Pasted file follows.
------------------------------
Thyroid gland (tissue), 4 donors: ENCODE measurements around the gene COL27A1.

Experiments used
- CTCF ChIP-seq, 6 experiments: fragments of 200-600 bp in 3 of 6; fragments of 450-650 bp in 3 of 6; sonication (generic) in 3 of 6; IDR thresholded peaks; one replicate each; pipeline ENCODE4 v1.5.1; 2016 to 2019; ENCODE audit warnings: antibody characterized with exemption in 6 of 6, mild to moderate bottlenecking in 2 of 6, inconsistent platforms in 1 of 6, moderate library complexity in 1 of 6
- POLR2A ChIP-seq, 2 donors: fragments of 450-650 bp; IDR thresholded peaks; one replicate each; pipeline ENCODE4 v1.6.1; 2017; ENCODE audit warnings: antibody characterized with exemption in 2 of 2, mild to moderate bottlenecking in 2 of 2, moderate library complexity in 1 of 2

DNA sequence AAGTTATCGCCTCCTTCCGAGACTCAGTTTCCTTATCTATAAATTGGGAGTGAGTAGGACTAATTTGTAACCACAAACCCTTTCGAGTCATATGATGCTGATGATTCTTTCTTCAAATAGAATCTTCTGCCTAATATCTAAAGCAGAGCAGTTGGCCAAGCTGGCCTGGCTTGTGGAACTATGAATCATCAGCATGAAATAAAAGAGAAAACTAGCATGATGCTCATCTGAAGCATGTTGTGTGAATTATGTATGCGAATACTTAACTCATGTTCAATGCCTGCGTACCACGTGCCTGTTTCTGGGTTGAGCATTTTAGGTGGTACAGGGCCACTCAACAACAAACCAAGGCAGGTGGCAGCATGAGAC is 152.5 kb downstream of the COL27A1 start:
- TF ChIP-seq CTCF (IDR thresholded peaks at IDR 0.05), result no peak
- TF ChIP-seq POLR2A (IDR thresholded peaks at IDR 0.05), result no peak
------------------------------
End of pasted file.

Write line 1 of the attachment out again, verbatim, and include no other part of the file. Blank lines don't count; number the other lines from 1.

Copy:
Thyroid gland (tissue), 4 donors: ENCODE measurements around the gene COL27A1.